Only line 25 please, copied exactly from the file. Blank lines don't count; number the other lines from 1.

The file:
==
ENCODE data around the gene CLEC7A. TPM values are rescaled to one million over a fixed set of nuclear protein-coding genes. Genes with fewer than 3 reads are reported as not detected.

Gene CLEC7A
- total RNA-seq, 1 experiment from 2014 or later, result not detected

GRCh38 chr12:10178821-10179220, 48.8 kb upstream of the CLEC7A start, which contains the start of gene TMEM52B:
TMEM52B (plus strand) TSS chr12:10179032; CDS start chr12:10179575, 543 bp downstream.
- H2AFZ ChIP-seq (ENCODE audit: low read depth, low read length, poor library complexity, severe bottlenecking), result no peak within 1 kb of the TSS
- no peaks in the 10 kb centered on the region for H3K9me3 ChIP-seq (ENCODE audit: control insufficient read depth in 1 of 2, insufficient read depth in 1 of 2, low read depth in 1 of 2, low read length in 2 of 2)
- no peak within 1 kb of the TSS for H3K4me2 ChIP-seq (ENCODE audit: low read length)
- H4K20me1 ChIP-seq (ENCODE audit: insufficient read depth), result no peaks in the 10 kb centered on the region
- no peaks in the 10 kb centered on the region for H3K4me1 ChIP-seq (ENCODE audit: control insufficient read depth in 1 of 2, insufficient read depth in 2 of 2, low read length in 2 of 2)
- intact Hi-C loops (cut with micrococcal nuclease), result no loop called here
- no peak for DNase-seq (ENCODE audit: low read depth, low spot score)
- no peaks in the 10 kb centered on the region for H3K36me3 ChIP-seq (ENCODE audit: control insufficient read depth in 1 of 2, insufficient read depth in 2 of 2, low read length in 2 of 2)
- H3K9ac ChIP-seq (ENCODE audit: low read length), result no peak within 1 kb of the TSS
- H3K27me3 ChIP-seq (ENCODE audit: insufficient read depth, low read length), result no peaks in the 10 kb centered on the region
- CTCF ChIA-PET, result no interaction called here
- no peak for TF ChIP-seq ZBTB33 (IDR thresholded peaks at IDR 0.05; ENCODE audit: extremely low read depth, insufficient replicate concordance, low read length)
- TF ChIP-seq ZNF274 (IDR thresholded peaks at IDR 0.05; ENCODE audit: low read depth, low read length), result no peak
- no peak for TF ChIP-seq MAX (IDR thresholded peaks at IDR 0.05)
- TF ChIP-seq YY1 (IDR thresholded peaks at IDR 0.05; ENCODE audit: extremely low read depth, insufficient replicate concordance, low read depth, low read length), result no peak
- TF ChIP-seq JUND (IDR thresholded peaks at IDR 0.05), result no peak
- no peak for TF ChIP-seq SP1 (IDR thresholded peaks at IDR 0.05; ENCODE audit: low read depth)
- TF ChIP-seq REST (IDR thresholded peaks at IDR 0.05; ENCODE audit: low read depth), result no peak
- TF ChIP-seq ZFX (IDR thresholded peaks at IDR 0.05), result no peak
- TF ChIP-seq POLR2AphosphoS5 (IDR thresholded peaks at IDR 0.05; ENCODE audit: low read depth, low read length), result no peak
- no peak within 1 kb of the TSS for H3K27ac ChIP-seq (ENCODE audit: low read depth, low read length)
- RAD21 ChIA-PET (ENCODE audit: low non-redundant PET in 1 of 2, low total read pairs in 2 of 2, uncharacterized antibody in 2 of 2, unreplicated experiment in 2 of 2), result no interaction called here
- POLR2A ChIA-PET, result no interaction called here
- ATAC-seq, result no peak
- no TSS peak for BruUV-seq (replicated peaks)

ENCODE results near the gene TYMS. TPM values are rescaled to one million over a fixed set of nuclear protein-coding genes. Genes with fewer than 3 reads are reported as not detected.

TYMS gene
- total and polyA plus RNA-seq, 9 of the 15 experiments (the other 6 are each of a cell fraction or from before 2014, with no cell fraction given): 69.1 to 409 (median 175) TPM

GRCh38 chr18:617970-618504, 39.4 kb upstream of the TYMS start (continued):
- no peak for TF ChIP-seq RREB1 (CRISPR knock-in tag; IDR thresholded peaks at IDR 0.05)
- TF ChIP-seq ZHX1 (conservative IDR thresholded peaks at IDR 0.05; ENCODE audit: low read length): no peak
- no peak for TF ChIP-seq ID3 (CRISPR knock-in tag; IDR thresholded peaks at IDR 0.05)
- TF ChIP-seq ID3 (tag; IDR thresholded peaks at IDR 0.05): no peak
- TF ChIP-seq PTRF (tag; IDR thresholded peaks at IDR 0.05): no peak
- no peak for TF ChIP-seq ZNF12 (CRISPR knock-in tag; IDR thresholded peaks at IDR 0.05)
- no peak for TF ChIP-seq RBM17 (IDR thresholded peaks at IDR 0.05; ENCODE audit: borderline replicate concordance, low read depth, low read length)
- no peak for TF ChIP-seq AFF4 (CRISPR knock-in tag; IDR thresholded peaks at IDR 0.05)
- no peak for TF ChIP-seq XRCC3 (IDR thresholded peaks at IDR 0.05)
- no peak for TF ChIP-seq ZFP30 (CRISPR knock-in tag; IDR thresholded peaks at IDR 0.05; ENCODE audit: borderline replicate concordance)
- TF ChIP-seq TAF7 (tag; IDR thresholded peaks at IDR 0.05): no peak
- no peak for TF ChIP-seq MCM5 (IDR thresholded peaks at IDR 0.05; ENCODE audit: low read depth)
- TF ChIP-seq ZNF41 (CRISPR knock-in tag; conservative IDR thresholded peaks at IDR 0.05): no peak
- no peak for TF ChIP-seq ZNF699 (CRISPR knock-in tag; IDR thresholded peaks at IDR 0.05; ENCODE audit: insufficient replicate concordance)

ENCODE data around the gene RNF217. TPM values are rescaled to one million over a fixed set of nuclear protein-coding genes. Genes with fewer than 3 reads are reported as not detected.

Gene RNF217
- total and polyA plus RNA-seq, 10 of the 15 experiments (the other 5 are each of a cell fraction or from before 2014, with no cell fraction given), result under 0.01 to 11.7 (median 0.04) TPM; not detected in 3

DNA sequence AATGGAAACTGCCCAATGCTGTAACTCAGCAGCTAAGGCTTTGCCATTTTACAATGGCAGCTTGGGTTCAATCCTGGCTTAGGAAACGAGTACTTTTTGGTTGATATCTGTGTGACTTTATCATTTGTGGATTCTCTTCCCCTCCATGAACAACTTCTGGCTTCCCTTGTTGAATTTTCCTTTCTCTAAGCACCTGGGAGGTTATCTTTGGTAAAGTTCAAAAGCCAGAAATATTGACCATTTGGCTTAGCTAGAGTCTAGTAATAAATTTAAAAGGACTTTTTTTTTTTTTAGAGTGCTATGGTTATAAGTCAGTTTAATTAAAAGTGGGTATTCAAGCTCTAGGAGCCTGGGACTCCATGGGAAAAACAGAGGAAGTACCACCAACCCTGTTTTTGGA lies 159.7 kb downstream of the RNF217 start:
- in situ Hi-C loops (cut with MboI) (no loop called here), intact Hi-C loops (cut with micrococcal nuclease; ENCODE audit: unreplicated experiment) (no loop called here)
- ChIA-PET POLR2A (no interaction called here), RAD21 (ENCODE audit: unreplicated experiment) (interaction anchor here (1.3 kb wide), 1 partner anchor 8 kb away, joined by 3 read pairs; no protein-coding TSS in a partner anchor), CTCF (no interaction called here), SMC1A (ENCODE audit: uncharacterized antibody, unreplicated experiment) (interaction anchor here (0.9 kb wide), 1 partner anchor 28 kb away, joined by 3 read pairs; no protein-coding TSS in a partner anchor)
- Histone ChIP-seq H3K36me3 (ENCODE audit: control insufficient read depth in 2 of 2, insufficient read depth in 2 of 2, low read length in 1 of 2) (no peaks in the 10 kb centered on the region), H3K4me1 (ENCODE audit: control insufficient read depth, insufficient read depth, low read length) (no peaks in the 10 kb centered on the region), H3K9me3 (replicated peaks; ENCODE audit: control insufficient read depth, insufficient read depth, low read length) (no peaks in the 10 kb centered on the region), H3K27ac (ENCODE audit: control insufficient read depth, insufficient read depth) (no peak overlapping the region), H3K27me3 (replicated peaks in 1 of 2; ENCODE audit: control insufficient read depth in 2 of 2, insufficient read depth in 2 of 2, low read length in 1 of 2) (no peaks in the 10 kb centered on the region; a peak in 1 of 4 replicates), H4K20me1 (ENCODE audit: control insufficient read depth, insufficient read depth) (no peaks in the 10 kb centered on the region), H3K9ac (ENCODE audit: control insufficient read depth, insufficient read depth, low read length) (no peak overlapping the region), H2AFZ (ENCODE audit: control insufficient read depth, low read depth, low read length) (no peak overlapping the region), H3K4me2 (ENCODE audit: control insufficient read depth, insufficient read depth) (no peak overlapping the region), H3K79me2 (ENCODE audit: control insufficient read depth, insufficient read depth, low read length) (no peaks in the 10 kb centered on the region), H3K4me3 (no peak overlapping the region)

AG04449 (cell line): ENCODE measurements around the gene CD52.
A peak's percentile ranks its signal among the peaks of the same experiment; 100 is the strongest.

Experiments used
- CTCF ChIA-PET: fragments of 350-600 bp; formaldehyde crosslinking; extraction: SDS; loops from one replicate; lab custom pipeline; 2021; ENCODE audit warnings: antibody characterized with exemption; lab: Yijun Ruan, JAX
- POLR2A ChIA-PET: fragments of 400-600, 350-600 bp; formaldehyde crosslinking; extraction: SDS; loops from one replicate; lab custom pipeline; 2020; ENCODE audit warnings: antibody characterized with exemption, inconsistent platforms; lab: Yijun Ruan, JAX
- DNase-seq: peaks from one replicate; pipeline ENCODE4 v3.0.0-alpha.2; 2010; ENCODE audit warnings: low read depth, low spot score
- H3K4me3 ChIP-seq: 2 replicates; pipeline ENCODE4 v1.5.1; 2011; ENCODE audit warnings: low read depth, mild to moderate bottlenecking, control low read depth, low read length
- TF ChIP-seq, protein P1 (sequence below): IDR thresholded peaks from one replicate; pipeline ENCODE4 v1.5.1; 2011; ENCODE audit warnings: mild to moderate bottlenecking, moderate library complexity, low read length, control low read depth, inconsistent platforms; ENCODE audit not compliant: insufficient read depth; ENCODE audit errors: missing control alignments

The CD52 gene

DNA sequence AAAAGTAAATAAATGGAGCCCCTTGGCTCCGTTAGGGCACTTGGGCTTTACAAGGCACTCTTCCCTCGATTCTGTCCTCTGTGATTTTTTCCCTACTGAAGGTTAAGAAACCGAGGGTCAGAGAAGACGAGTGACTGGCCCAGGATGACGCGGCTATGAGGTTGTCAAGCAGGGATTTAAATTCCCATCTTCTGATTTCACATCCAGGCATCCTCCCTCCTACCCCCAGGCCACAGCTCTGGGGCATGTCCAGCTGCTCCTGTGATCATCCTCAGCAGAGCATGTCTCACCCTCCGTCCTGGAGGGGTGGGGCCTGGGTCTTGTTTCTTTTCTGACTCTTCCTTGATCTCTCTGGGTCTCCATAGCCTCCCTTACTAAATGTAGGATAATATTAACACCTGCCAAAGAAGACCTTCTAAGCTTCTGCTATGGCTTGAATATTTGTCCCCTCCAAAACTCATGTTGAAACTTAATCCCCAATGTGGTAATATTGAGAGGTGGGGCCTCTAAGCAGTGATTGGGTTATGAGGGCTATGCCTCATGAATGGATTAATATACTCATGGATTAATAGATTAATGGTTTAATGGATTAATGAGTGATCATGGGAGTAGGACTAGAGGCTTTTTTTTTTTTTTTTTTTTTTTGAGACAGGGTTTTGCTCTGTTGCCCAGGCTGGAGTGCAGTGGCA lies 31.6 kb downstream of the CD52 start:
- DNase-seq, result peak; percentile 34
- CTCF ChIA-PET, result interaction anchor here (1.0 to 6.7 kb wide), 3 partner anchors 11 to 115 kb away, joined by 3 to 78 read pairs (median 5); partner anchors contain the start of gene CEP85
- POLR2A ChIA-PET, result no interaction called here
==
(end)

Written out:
- TF ChIP-seq POLR2AphosphoS5 (IDR thresholded peaks at IDR 0.05; ENCODE audit: low read depth, low read length), result no peak